As I mentioned yesterday, June 17 is the anniversary of my wife Dymphna’s death. Until today, when the translation below arrived in my inbox, I wasn’t aware of any other significant event associated with that date. Now I know that yesterday was the sixty-eighth anniversary of the popular uprising against the communists and the Soviets in the DDR.
Many thanks to Hellequin GB for translating this article from Junge Freiheit:
June 17, 1953: “The sheer hatred of the communists”
Interview June 17, 2021
by Moritz Schwarz
At the end of the war Walther Frielitz fled from Silesia to Thuringia as a child, where he witnessed the popular uprising against SED [Sozialistische Einheitspartei Deutschlands, Socialist Unity Party] rule on June 17 in 1953 . Today nobody wants to hear the contemporary witnesses. But he fights against oblivion.
Mr. Frielitz, you saw the end of the war….
Walther Frielitz: Yes — I didn’t catch a bullet until June 17, 1953 in Thuringia, even though I didn’t come from there.
Frielitz: My grandfather was a shoe manufacturer in Waldenburg near Breslau. As a trained businessman, my father and my uncle took over the company with around eighty employees. But both were drafted in 1944 — and stayed in the war. When the Red Army approached in 1945, my grandfather decided: “There is a hospital train going west and you are going with us! I was able to get tickets for you guys!” I was nine and it was an enormous sight. The train consisted of many, many cars and was pulled by two locomotives! Wounded, Red Cross personnel and only refugee families with children were allowed to go with them.
So you could escape relatively “comfortably”?
Frielitz: Yes, but when we crossed our feet while we waited, I was amazed: What is there in a row under blankets? — They were dead soldiers! Each time the wounded were unloaded who had not survived the rigors of the transport or who had succumbed to their wounds. In the rush they were simply placed on the platform and the journey continued — just get away from the Russians! We were unloaded near Gera, namely in Weida in Thuringia. And so we were spared from being overrun by the Russians. Because Thuringia was conquered by the Americans and only later handed over to the Russians in exchange for West Berlin.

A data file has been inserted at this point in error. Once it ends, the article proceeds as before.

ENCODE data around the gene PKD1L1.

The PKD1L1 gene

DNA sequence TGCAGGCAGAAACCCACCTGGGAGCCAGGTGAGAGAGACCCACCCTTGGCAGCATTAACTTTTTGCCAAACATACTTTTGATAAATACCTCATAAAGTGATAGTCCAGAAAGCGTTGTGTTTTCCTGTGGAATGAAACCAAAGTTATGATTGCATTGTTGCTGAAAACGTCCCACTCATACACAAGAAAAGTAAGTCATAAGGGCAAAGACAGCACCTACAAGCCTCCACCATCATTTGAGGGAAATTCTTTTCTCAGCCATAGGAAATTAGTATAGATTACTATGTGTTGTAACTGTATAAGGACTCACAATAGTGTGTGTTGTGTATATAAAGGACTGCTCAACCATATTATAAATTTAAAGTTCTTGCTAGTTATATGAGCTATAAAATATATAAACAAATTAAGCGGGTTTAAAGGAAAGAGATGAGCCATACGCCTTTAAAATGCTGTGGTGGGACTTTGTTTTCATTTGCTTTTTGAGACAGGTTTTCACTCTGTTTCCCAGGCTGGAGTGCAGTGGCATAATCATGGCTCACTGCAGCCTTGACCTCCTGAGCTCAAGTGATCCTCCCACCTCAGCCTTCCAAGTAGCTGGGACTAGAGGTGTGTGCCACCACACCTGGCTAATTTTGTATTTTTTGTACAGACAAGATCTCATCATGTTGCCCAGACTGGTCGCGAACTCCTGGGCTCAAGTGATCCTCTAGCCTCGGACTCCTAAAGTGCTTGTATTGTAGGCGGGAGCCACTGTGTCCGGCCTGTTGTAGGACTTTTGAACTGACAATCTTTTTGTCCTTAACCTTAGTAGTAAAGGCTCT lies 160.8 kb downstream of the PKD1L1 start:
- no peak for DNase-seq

“Those were terrible pictures”
Wasn’t that a shock then?
Frielitz: It was bad that the Russians took the animals out of people’s stables. The Americans didn’t do that. Which does not mean that they did not steal: The refugees were distributed in Weida and we were quartered in a manor in nearby Mosen, the owner of which had fled to the west. When the Americans came, they just took everything there that was valuable. Then when they evacuated Thuringia, of all people they warned us about the “thieving Russians”. But rightly so, because they now stole from the manor what was not valuable enough to the Americans, i.e. actually everything that was not nailed down.
The Russian soldiers were also dangerous, especially to the women. In any case, the Americans were well cared for by their army, even for us children sometimes something came our way. The Russians, on the other hand, had to rob or starve. They were very, very poor people anyway. We witnessed how they treated their own soldiers: inhuman, absolutely inhuman! If someone did not toe the line or perhaps had stolen, they would be ruthlessly beaten! I thought: My God, they’re killing their own people! Well, they beat them half to death and then they left the poor devils, covered in blood, unconscious on the street. Those were terrible pictures.
You were a middle-class merchant family. Weren’t you afraid of persecution by the Russians and, after the DDR [Deutsche Demokratische Republik, German Democratic Republic] was founded in 1949, by the SED?
Frielitz: Oh, we had lost everything, our house, the factory, everything was gone. We didn’t even think about politics, we were concerned with survival! My mother was happy when she saw her four children go to school again. When I came home from trade school one day sometime later, on June 17, 1953, it was like wildfire: “Did you hear? Strike in Berlin! And it’s starting in Gera, too! We have to go there!” A couple of drivers came with their trucks ready to support the strikes and to carry all who wanted to take part to Gera.
But you said you were apolitical.
Frielitz: We all were. Capitalism, communism — most of them didn’t understand what it was. But everyone had learned by now that one had to be afraid of communism — and what kind of people they were!
“Files flew out of the windows and the SED people fled”
Frielitz: The SED had a lot of dodgy people — all of whom could not be trusted, who cheated others, who had no morals. The communists gave them advantage and influence if they participated. That was how the bottom came up — dissolute guys pestering people. And if you opposed it, you risked [being sent to the] camp!
So you jumped on a truck?